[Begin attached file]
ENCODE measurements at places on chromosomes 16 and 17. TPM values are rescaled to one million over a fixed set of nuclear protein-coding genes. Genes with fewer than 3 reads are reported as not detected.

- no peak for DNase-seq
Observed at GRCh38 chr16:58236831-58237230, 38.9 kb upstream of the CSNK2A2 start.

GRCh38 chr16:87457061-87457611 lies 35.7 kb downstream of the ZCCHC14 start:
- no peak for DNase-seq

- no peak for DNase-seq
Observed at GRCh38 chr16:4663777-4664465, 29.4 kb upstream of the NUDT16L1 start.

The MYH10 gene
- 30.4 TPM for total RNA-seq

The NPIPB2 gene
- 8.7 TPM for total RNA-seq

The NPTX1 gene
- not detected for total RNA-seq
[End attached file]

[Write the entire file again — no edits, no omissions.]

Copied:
ENCODE measurements at places on chromosomes 16 and 17. TPM values are rescaled to one million over a fixed set of nuclear protein-coding genes. Genes with fewer than 3 reads are reported as not detected.

- no peak for DNase-seq
Observed at GRCh38 chr16:58236831-58237230, 38.9 kb upstream of the CSNK2A2 start.

GRCh38 chr16:87457061-87457611 lies 35.7 kb downstream of the ZCCHC14 start:
- no peak for DNase-seq

- no peak for DNase-seq
Observed at GRCh38 chr16:4663777-4664465, 29.4 kb upstream of the NUDT16L1 start.

The MYH10 gene
- 30.4 TPM for total RNA-seq

The NPIPB2 gene
- 8.7 TPM for total RNA-seq

The NPTX1 gene
- not detected for total RNA-seq